Spring, 1984: I’d just turned fifteen years old, and, as a burgeoning punk rocker, I was determined to make a black mark on the suburban landscape. My ninth-grade friends and I were so “bored, bored, bored with the U.S.A.” that we spent our free time watching episodes of The Young Ones, giving each other bad haircuts and escaping to downtown Atlanta. Our parents were blithely unaware of the life we led once the sun went down—drinking bottles of Boone’s Farm behind the Metroplex, conning our way into shows at the Buckhead Cinema & Drafthouse and pogo-ing until dawn at 688 Club.
When local college station WRAS announced The Clash concert at the Fox Theatre, we were undoubtedly going. Although “Rock The Casbah” had been co-opted by the jocks and preps at our high school, we still owned The Clash. My friend Lynn had liberated a copy of London Calling from the local Turtle’s record store just before Christmas, and, by the time the new year rolled around, we were speaking in Rude Boy lingo, calling each other “boyo” and “Jimmy Jazz.”
I painted anti-war logos—heralding the Spanish Revolution of 1939, a subject I’d ignored in my history class—on a white T-shirt, clamped a black felt hat on my asymmetric bob, and marched down to Turtle’s to buy tickets. The concert was scheduled for April 3, which fell over spring break; my folks would drop us off at the show, then, afterwards, Lynn’s parents would pick us up on Peachtree Street. For the hours in between, we were free—or, at least, as free as two underage middle class kids could be.
Our first Clash concert was actually the band’s third Atlanta appearance. In 1979, they played the tiny Agora Ballroom; three years later, on the strength of Combat Rock, they graduated to The Fox. A photograph from that first, seminal show was prominently featured on the back cover of London Calling—we’d studied it, looking for faces we knew—and we hoped this show would prove to be a similarly historic event. Outside the Fox, it looked like Piccadilly Circus—hundreds of punks, many sporting elaborately coiffed Mohawks and heavy eyeliner, crowded under the marquee, ignoring the redneck cops trying to keep order. My dad rolled his eyes when he stopped the car, but before he could embarrass me, Lynn and I hopped out and joined the throng entering the theater.
We missed the opening band, but it didn’t matter. After saying hi to our downtown friends, we found our seats as the lights dimmed, and The Clash—minus Mick Jones, who’d quit the group a few months earlier—took the stage. Suddenly, the rumbling bass line of “London Calling” came pouring out of the amplifiers, and Joe Strummer paced the floor, inciting the audience with his incendiary lyrics. “Come out of the cupboard, all you boys and girls,” he sang, and we all roared. The four walls of the theater melted as we were magically transported to the streets of London.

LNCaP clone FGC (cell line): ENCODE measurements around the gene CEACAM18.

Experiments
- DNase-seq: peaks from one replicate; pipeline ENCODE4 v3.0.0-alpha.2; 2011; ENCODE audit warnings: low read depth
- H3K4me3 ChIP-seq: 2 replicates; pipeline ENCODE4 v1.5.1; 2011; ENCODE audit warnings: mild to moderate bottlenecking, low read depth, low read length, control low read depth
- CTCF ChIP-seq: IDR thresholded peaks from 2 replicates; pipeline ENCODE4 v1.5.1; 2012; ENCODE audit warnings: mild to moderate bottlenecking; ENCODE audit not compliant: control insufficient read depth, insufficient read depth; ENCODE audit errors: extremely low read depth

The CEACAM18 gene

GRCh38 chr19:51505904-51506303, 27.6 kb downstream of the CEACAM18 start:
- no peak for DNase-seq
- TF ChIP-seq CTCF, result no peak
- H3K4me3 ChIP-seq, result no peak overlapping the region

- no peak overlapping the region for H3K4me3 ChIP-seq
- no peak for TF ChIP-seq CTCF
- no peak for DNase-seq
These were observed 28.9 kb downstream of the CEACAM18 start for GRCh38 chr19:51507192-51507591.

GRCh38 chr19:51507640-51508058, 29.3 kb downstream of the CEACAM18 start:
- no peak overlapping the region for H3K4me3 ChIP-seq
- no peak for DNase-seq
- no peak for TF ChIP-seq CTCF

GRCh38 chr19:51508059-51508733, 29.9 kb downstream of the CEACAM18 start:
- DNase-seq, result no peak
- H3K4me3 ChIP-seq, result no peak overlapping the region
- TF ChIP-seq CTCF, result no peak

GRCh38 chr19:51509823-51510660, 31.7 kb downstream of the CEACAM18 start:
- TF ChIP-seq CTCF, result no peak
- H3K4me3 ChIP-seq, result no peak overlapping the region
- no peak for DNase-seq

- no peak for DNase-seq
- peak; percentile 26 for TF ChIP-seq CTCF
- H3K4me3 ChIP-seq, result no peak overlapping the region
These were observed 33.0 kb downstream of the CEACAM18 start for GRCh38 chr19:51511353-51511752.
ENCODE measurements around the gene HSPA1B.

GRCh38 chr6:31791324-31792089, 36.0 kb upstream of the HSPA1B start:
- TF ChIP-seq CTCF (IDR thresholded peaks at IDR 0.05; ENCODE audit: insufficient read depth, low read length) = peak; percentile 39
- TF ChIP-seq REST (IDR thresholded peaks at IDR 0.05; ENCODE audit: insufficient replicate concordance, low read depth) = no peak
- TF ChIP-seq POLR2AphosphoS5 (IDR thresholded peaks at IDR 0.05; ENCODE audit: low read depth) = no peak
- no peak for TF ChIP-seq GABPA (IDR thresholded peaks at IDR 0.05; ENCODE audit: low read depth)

There was just one problem—Strummer was wearing a tailored white suit, a la Bryan Ferry, and he’d combed his Mohawk into a slick pompadour. What about the leather jackets and blue jeans? This was “The Clash Go Back To Basics Tour,” right? In my mind, punk rock had a uniform, as surely as any other career.
While I mused over these questions, the band ripped through “Safe European Tour,” off Give ‘Em Enough Rope, and a new song called “Are You Ready For War?” Then Strummer and company tore into “Rock The Casbah” and “This Is Radio Clash,” followed by “Guns of Brixton,” and all their sins were forgotten. Wearing our army surplus combat boots—mine were a clunky size 10—we climbed onto the backs of our chairs and danced. “You can crush us / You can bruise us,” we shouted, “but you’ll have to answer to the guns of Brixton!”
Twenty years later—after Cut The Crap somewhat diminished my enthusiasm for The Clash, after the band splintered into groups like Big Audio Dynamite and Havana 3 A.M., after such films as Mystery Train and Straight To Hell and, sadly, after Strummer’s untimely death in December 2002—the tracks on London Calling still hold up. Today, I’m less struck by the take-no-prisoners politics of the lyrics—it’s the music that catches my ears, the Rock & Roll Trio riffs of “Brand New Cadillac” and the dancehall rhythms of “Rudie Can’t Fail.” Now, I recognize the Jamaican foundation anchoring the anthemic “Guns of Brixton,” the straightforward rock lines on “Death Or Glory,” the bluesy chords running through “Train In Vain,” and the Phil Spector-inspired melodies of “The Card Cheat.” Without consciously studying any lessons, I now realize The Clash taught me the vocabulary of modern rock ’n’ roll.
With the 25th anniversary edition of London Calling, Epic/Legacy has outdone itself: Disc one combines the two vinyl records comprising the original album, while a second CD, entitled the Vanilla Tapes, features 21 rehearsal tracks, circa 1979. A 36-page booklet and a DVD documentary, The Last Testament: The Making of London Calling, complete the package.
Scaled down to CD size, this box nevertheless has heft. It makes me want to head out to the suburbs and hail some unsuspecting fifteen-year-old. I want to tell her about the night of April 3, 1984, and explain the joy we felt while dancing on our seats. Even though I’m 35, I want to say, “I know about rebellion and bourgeois families, and walking down the block after a concert so no one sees my folks drive up.”
I want to commandeer her stereo for a few minutes—turn off Audioslave or Evanescence or whatever’s passing for good music these days, and give her an earful of The Clash. She’ll probably stand around, petulant and confused, but I’ll make her listen ’til the end of the song. “London calling / Yeah I was there too / An’ you know what they said / Well some of it was true!” Of course, I still know the words by heart.